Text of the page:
* Copper prices rise as miners consider production cuts
* Dollar rebounds on renewed Fed rate hike hopes, weighing on metals
* Collahuasi copper mine expansion postponed (Recasts, updates with closing prices)
By Mariana Ionova
LONDON, Oct 15 (Reuters) - Copper rose on Thursday on hopes for further production cuts from miners, but a rebound in the dollar kept a lid on gains.
Benchmark copper on the London Metal Exchange closed 0.2 percent higher at $5,308 a tonne, after climbing near a four-week high earlier in the session.
Prices were supported by expectations for a tightening of the market as several mining groups consider output cuts in the face of slowing demand growth in China, which accounts for nearly half of global copper consumption.
“The supply side is finally responding and drawing back a little bit, and hopefully that will stimulate prices,” said Asa Bridle, mining analyst at Cantor Fitzgerald.
Chile’s second-biggest copper mine Collahuasi, owned by Anglo American and Glencore, has postponed expansion plans, on top of its previously announced cuts.
Codelco, the world’s largest copper producer, also said on Wednesday it would have to rethink or delay expansion projects after lower metal prices weighed on its earnings.
This follows Glencore’s announcement last month that it will suspend operations at some of its units in Zambia and the Democratic Republic of Congo for 18 months, removing 400,000 tonnes of cathode from the market.
“We’re going to have to see more supply curtailed until we reach some point of equilibrium,” Bridle said. “This is certainly not the end of it but companies like Glencore have set somewhat of a precedent.”
But gains were pared by a stronger dollar, which bounced from seven-week lows after upbeat U.S. consumer price data renewed sagging expectations that the Federal Reserve may raise interest rates this year.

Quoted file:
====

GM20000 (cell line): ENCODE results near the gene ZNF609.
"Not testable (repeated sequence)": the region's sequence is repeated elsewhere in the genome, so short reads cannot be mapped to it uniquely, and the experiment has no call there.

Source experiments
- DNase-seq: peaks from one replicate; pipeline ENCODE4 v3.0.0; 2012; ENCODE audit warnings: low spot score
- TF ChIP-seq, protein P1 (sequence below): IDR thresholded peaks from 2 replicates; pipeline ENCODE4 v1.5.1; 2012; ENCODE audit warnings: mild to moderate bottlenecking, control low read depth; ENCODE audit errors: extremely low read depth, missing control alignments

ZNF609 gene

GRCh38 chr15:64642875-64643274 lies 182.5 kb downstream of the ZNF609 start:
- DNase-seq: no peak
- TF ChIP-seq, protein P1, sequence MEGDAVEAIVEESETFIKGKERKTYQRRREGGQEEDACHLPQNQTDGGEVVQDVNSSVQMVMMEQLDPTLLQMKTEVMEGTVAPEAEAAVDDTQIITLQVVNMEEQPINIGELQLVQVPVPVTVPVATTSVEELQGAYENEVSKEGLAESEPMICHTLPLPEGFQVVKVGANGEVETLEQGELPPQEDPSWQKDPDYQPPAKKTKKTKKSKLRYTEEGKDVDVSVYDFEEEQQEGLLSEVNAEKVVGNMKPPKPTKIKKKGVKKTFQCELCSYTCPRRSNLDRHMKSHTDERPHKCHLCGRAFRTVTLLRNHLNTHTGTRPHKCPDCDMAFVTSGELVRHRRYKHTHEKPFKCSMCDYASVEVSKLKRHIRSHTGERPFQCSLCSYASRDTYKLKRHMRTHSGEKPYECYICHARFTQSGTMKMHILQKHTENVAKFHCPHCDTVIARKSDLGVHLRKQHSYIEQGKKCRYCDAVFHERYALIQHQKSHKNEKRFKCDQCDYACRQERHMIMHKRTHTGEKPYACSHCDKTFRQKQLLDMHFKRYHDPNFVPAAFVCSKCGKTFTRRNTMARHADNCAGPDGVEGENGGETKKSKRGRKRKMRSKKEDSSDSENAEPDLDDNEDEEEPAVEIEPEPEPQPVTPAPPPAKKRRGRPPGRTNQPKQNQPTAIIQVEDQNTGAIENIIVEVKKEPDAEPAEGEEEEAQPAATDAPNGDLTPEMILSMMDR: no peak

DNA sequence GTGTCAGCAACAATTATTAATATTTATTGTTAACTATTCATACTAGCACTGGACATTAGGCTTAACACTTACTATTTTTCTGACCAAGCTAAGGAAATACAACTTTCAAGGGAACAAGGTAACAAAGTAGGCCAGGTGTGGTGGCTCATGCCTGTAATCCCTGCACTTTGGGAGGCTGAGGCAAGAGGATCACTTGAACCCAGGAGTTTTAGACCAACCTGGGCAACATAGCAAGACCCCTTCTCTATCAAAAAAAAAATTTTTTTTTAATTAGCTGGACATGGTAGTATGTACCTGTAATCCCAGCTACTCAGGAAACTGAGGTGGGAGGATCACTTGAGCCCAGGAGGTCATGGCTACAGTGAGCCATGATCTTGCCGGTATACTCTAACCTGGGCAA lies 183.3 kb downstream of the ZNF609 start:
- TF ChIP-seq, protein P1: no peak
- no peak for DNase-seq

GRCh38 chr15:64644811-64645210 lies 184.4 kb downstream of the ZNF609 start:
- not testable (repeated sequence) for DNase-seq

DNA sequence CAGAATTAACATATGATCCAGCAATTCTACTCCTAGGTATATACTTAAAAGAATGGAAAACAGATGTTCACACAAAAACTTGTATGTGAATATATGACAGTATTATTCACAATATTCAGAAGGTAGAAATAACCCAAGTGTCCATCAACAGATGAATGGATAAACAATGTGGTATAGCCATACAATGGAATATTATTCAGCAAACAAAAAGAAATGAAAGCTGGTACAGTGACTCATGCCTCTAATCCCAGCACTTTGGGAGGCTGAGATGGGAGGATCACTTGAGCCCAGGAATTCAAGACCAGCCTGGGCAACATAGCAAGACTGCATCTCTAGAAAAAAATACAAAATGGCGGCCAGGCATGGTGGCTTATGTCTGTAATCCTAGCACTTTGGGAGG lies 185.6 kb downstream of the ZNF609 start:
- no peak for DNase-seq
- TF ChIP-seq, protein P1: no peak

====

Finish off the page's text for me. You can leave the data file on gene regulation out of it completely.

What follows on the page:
A stronger dollar makes metals denominated in the currency more expensive for non-U.S. buyers.
Copper has recently rebounded after ample supplies and worries over China’s economy pushed prices to six-year lows in August.
Yet recent weak data out of the world’s second largest economy has also fuelled expectations for further fiscal support measures, including a potential boost to infrastructure spending that could help copper demand.
“This year has been all about worries about China and that still remains the key thing,” said Stephen Briggs, strategist at BNP Paribas. “And, perhaps because sentiment became so grim in July and August, people are feeling a little less gloomy about China.”
Among other metals, zinc rose 0.6 percent to $1,827, lead gained 0.1 percent to $1,795 and tin dipped 0.3 percent to $16,050. Nickel was untraded at close but was last bid 0.7 percent up at $10,55.
Aluminium closed 1.2 percent lower at $1,574, weighed by large stocks and a surge in Chinese exports this year.
Three month LME copper
Most active She copper
Three month LME aluminium
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Three month LME zinc
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Most active She tin (Reporting by Mariana Ionova. Editing by David Evans and Mark Potter)